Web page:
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Quality: realising your competitive potential

John Mills, our Head of QHSE, discusses the impact of quality management, focusing on the theme of World Quality Week 2023, realising your competitive potential. He explores the importance of quality improvement in ensuring sustained success throughout a business, both for the individual and the teams they work in.

What does quality mean to us?

Quality management involves optimising an organisation’s performance to meet the needs of its stakeholders, including enhancements in products, services, systems, and processes, as well as ensuring the overall efficiency and effectiveness of the entire organisation. It means something different to everyone, from business leaders and managers to those on a shop floor or production environment.

Everyone’s standard of quality is often shaped by a culmination of early experiences, including their diligence in completing homework, punctuality, and the guidance and upbringing provided by their parents or caregivers. These formative experiences contribute significantly to foundational quality milestones and behaviours, setting a foundation even before higher education or business. As we migrate from education into working in a business environment, there will be differences in understanding the importance of quality, and how much this can impact success.

Line managers and supervisors have a vital role in setting the tone for quality. They should create and set standards to develop and educate their team, measuring targets to drive quality improvement and ensuring their teams strive for excellence.

Quality is everywhere.

Quality feeds into all aspects of our lives; the quality of the car you buy, the roads you drive on, the places you visit, it is endless. Transferring this perspective to the workplace is no exception. In the professional context, every task and activity is associated with a specific level of quality. This could be composing emails, participating in meetings, or creating reports. The primary goal should be to empower all individuals in your team to engage in self-assessment, recognising their potential to initiate and drive quality improvements.

Is certification enough?

Many companies have ISO 9001 or other quality certifications, depending on the industry they are in. These may ‘tick the box’ for their customers and collaborators when conducting prequalifying assessments, but don’t guarantee success.

While the ISO criteria and the central theme of this year’s World Quality Week emphasise the importance of improvement, it is essential to acknowledge that unless there is an internal dedication to harnessing the potential and realising the benefits of these additional enhancements, their true potential will never be revealed.

A company’s most significant potential resides in its capacity to foster innovative ideas and engage its workforce to identify areas for improvement or address issues that may not be functioning optimally. ISO standards and customer requirements, while important, may not bring this out. Standards serve as a foundation, but they should not dictate the improvement process of an organisation. Instead, the organisation should proactively lead the way in pursuing improvements, and the standards should subsequently align to validate these actions.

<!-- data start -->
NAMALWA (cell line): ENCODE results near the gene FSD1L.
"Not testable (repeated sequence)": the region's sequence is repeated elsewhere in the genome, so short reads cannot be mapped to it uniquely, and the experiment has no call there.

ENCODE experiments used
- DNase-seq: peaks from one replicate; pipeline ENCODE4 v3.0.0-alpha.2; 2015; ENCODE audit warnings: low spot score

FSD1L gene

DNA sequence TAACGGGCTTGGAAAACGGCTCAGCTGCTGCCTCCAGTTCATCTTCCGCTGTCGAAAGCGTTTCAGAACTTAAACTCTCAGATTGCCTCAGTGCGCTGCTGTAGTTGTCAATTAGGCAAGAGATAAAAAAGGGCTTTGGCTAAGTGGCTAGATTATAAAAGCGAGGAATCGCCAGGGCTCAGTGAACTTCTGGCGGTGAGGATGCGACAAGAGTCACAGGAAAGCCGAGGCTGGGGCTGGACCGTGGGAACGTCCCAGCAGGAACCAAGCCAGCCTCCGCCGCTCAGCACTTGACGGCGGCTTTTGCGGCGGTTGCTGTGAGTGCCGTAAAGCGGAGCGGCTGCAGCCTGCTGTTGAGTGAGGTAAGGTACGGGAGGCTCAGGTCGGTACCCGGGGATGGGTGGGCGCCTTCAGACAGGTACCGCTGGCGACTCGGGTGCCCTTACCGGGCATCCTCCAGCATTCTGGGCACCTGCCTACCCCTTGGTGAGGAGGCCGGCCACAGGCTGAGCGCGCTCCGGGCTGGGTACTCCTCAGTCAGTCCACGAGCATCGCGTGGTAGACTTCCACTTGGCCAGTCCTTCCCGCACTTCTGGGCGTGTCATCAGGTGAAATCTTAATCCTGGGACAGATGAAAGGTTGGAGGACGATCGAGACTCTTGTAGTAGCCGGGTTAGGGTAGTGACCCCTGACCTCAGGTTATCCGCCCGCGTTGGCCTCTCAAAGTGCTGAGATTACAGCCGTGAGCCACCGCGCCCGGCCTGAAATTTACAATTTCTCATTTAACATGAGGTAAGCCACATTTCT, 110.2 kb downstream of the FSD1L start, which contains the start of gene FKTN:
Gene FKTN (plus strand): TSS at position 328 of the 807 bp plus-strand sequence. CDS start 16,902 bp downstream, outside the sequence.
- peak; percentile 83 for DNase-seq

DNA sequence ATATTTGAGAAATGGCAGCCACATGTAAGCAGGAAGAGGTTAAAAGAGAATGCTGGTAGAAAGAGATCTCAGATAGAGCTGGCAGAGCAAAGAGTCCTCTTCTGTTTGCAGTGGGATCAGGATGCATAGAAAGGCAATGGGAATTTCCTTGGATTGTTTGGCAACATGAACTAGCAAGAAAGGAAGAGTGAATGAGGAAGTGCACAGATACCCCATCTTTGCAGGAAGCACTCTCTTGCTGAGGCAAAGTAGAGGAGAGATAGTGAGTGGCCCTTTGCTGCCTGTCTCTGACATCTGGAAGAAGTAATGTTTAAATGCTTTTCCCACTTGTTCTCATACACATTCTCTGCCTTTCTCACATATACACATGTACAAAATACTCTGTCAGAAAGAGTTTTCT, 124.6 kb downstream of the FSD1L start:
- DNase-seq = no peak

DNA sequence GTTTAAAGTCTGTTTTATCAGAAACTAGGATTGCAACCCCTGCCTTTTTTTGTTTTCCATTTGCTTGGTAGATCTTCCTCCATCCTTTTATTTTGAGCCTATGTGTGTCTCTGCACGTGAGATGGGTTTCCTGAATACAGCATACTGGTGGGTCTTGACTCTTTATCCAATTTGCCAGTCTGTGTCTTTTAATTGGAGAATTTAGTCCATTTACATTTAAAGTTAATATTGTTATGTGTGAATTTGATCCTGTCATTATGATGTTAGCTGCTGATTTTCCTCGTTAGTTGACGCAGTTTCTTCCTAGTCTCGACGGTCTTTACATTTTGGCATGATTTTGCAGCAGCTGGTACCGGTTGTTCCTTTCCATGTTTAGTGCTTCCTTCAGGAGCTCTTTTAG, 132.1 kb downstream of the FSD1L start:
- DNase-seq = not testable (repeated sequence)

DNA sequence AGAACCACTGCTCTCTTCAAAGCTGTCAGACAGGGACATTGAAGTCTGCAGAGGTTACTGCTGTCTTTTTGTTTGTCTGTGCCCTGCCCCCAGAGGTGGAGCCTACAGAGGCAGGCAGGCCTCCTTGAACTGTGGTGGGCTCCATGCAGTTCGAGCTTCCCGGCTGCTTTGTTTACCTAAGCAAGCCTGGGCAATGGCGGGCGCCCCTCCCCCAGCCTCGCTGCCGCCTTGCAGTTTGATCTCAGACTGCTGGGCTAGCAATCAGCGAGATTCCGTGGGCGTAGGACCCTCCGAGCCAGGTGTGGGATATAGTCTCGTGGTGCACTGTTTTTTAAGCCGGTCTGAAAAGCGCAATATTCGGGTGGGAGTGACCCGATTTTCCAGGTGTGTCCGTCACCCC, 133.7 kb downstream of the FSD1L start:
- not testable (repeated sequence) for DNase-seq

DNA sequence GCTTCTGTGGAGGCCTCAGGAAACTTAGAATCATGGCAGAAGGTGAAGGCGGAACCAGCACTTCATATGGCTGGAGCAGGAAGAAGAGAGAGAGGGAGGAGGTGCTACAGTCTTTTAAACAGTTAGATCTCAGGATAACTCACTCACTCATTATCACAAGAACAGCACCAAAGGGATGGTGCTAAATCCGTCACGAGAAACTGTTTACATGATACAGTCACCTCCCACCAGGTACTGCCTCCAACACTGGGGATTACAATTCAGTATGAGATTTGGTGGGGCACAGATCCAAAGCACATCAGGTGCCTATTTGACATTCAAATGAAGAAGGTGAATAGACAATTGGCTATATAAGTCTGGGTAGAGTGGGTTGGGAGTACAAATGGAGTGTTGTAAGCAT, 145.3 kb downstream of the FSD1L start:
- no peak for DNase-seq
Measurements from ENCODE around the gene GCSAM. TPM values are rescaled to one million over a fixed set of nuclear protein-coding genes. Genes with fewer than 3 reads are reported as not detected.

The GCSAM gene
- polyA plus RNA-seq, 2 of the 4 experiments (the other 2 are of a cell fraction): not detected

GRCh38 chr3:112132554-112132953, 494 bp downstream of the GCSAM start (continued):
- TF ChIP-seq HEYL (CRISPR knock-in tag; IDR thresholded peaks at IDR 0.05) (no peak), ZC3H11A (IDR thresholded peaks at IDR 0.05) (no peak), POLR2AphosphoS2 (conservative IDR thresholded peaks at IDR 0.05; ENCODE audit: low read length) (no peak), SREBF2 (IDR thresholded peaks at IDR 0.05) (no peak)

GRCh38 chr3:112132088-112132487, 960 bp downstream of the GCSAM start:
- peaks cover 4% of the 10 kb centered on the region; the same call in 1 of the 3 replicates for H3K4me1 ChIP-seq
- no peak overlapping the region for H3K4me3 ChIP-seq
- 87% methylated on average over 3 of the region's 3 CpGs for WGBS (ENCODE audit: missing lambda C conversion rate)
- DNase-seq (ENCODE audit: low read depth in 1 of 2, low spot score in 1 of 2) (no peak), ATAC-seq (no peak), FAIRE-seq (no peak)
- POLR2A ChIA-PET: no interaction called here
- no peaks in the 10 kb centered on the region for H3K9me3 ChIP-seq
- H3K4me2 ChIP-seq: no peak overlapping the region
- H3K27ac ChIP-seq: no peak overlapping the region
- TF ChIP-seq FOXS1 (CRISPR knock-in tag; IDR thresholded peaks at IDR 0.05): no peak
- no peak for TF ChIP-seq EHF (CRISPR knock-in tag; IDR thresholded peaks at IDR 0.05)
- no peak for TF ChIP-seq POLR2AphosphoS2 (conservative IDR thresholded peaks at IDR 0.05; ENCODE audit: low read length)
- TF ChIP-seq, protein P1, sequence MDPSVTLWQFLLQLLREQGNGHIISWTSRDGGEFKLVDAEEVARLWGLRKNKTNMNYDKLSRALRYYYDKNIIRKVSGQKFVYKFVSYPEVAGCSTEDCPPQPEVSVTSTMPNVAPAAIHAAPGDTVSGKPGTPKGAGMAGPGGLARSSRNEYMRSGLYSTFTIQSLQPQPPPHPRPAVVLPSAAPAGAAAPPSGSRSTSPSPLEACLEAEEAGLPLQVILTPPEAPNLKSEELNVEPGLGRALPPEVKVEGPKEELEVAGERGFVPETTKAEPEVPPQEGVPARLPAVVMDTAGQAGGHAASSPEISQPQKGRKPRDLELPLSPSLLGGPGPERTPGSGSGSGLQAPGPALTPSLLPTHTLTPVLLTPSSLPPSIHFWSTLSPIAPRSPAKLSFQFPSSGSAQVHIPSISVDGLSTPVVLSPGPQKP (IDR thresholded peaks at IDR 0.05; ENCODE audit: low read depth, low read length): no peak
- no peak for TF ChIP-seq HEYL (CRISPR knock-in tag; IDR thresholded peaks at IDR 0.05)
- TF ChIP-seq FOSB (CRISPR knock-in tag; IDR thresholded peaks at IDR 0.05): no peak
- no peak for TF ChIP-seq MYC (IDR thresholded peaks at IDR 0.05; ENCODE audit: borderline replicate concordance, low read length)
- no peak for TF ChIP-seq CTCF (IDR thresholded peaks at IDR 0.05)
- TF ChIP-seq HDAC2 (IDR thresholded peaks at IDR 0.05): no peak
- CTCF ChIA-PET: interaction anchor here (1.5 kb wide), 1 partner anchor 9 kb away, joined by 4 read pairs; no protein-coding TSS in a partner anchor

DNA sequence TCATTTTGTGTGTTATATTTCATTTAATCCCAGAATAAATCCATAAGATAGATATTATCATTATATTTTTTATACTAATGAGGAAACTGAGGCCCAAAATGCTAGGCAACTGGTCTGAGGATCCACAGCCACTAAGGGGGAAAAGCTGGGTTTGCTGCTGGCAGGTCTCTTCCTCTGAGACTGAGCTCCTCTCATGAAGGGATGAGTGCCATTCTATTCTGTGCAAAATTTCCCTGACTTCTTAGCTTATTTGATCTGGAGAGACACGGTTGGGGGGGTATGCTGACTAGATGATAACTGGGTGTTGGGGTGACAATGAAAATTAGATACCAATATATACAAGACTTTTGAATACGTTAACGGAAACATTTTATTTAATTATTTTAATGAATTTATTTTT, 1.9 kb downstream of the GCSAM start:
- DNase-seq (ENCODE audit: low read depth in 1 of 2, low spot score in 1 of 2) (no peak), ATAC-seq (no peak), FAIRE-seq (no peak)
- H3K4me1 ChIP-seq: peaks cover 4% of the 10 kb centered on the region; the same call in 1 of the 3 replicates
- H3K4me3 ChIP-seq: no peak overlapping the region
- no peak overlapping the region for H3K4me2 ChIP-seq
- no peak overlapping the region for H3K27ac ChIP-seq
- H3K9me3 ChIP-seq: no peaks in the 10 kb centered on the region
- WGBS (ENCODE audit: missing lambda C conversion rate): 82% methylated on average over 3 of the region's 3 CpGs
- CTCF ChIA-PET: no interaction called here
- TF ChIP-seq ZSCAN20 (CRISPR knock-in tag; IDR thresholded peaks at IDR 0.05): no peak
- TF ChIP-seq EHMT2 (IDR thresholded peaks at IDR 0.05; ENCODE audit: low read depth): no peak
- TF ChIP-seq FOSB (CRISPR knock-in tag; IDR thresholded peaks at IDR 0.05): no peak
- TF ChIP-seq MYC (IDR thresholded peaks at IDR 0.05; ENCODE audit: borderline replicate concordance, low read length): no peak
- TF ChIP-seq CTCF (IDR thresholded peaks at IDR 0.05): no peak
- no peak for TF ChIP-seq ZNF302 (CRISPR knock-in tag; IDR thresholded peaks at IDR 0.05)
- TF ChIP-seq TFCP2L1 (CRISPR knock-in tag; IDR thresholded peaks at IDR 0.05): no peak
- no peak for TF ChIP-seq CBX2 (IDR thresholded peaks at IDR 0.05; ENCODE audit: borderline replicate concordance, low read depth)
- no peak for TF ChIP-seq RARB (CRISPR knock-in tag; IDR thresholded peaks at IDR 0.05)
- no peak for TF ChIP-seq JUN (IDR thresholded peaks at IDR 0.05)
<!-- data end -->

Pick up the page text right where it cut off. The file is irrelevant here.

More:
What else can we do?

Quality can vary significantly across a business, as each department possesses unique objectives, processes, operations, requirements and individual talents and perspectives within those teams. Every organisation contains silos of different quality departments, each operating at different levels of maturity and potential. Some departments are well-developed, advanced, and firmly established in their quality practices, while others lack a comprehensive understanding or ongoing development of what quality truly means in their area.

Breaching the quality canopy in your organisation's rainforest

A great and simple aid for sub-departments in an organisation is to ask what are our quality goals or objectives and how can we get better and document them?

Many companies have standardised high-level objectives, targets and KPIs set in place each year to achieve and measure (the canopy of measurements). However, much greater value lies within the lower ‘forest floor’ foundations, from departments adjusting and making smaller changes to drive new quality ‘stems’ to shoot through and rise above the ‘canopy of KPIs and targets already in place’. These newly targeted improvements or changes in how an organisation works are much more effective, and often come from those who can affect the change. This challenges the modern theory of standard KPIs and objectives.

Looking ahead

The principle of quality management is that it can always be improved, striving for success through continuous development to improve what we do individually and collectively. We can make savings and be better for the environment and our communities. Potential lays dormant in every business and there is always something to enhance. The most important question for an organisation to ask themselves is how much they want to do that.